Truly “‘The Dwellers of the Threshold’ are within!”
Once that a theosophist would become a candidate for either chelaship or favours, he must be aware of the mutual pledge, tacitly, if not formally offered and accepted between the two parties, and, that such a pledge is sacred. It is a bond of seven years of probation. If during that time, notwithstanding the many human shortcomings and mistakes of the candidate (save two which it is needless to specify in print) he remains throughout every temptation true to the chosen Master, or Masters (in the case of lay candidates), and as faithful to the Society founded at their wish and under their orders, then the theosophist will be initiated into –––– thenceforward allowed to communicate with his guru unreservedly, all his failings, save this one, as specified, may be overlooked: they belong to his future Karma, but are left for the present, to the discretion and judgment of the Master. He alone has the power of judging whether even during those long seven years the chela will be favoured regardless of his mistakes and sins, with occasional communications with, and from the guru. The latter thoroughly posted as to the causes and motives that led the candidate into sins of omission and commission is the only one to judge of the advisability or inadvisability of bestowing encouragement; as he alone is entitled to it, seeing that he is himself under the inexorable law of Karma, which no one from the Zulu savage up to the highest archangel can avoid—and that he has to assume the great responsibility of the causes created by himself.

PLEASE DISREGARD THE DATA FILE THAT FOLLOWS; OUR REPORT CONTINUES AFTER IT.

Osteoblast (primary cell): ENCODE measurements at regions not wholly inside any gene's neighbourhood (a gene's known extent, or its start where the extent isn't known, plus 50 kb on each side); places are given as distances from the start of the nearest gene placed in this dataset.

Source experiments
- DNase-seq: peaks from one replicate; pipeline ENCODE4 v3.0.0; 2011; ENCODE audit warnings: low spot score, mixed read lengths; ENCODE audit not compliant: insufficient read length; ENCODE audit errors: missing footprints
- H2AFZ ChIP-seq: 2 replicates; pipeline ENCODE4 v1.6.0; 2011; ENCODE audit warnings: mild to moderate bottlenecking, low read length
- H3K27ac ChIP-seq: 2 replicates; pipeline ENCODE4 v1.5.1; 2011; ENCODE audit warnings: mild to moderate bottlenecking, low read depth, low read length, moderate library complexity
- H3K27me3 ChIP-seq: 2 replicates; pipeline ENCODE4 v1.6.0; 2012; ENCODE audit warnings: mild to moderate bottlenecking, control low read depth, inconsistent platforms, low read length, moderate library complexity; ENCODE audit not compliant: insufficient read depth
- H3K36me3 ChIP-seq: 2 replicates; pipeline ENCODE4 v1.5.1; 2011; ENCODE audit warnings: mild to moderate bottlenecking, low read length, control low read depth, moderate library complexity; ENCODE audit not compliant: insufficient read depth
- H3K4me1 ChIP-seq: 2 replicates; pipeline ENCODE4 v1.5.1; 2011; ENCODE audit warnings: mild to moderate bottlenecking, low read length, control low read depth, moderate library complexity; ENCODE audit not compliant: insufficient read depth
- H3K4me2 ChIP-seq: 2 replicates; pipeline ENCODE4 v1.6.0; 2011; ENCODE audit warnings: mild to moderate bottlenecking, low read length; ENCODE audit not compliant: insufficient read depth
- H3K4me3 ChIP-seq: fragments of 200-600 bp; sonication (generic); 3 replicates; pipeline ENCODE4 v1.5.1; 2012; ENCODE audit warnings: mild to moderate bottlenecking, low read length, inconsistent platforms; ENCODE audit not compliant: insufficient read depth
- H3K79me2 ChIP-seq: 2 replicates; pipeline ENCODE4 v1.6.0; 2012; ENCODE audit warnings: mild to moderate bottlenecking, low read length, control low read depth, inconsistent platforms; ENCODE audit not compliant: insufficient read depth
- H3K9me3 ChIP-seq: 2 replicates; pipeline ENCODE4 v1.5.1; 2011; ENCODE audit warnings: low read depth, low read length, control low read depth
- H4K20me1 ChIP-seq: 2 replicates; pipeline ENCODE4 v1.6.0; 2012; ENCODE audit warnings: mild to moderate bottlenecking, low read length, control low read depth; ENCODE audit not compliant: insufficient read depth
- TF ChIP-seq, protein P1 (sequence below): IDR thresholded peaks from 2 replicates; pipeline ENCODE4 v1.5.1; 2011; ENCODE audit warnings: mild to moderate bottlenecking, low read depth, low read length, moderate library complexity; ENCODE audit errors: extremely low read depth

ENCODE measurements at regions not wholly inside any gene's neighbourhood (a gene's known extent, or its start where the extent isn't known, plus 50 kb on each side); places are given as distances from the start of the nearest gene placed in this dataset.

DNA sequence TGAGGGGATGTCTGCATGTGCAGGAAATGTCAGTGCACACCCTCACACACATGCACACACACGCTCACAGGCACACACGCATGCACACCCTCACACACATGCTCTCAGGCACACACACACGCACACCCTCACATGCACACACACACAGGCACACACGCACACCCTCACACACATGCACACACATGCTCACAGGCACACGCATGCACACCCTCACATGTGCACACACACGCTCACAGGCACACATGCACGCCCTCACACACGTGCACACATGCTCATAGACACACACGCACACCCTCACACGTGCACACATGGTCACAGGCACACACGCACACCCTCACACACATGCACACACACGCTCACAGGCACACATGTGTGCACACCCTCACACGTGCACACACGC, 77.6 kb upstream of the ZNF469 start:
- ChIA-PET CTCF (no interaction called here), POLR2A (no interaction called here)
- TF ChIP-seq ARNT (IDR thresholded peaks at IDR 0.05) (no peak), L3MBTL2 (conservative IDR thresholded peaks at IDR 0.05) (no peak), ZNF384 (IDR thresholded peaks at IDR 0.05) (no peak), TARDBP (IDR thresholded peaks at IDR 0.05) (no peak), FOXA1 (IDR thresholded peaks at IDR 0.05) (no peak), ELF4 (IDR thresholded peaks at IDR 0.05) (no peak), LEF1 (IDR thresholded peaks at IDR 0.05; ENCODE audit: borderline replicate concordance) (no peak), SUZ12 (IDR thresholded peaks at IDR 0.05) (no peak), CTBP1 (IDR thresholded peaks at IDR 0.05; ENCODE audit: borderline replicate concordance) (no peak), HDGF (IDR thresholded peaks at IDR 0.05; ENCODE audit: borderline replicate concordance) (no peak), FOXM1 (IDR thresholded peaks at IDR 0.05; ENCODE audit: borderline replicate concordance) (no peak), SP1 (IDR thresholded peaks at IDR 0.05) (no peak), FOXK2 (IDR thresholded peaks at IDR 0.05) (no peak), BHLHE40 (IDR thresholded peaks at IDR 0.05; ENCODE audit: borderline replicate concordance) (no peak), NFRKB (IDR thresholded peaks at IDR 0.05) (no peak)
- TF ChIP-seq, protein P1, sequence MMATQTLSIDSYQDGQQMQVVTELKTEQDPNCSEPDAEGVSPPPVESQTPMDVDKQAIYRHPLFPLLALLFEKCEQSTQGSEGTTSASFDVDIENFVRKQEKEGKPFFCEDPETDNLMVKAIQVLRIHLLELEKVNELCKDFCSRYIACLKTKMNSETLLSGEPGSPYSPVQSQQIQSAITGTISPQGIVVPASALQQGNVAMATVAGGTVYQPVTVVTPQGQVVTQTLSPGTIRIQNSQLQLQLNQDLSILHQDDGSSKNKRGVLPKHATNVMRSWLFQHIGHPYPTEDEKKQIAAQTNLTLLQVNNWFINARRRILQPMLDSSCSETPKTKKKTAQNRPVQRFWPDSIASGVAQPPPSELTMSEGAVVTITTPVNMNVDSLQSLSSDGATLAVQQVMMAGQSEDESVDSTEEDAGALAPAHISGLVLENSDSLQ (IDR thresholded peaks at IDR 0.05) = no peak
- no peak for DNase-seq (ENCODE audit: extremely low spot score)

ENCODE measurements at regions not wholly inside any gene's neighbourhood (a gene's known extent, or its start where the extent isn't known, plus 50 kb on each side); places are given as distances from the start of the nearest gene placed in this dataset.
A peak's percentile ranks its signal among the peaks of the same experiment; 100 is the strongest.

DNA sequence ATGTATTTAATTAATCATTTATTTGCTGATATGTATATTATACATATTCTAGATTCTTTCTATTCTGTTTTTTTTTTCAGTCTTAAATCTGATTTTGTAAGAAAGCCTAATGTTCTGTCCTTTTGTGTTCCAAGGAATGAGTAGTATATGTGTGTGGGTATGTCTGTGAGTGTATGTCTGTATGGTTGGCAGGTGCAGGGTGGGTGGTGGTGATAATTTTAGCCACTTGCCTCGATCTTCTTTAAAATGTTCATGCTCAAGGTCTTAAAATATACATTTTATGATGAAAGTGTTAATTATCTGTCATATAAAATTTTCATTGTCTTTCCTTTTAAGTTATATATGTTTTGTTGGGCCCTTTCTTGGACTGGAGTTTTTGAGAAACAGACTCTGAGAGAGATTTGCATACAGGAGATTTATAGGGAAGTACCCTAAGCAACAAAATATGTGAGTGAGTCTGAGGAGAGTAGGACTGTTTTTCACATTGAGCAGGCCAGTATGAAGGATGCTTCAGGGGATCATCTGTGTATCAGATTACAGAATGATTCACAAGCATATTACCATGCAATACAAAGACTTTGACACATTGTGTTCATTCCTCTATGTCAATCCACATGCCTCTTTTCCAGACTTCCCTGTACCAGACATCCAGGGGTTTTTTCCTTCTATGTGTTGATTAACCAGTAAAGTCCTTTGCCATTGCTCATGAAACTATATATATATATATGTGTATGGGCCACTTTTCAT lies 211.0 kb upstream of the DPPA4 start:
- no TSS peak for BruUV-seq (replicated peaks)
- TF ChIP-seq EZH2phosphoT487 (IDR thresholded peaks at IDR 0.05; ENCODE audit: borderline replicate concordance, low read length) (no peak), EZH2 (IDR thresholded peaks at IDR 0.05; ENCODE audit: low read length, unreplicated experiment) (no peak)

Thus, the chief and the only indispensable condition required in the candidate or chela on probation, is simply unswerving fidelity to the chosen Master and his purposes. This is a condition sine qua non; not as I have said, on account of any jealous feeling, but simply because the magnetic rapport between the two once broken, it becomes at each time doubly difficult to re-establish it again; and that it is neither just nor fair, that the Masters should strain their powers for those whose future course and final desertion they very often can plainly foresee. Yet, how many of those, who, expecting as I would call it “favours by anticipation,” and being disappointed, instead of humbly repeating mea culpa, tax the Masters with selfishness and injustice. They will deliberately break the thread of connection ten times in one year, and yet expect each time to be taken back on the old lines! I know of one theosophist—let him be nameless though it is hoped he will recognize himself—a quiet, intelligent young gentleman, a mystic by nature, who, in his ill-advised enthusiasm and impatience, changed Masters and his ideas about half a dozen times in less than three years. First he offered himself, was accepted on probation and took the vow of chelaship; about a year later, he suddenly got the idea of getting married, though he had several proofs of the corporeal presence of his Master, and had several favours bestowed upon him. Projects of marriage failing, he sought “Masters” under other climes, and became an enthusiastic Rosicrucian; then he returned to theosophy as a Christian mystic; then again sought to enliven his austerities with a wife; then gave up the idea and turned a spiritualist. And now having applied once more “to be taken back as a chela” (I have his letter) and his Master remaining silent—he renounced him altogether, to seek in the words of the above manifesto—his old “Essenian Master and to test the spirits in his name”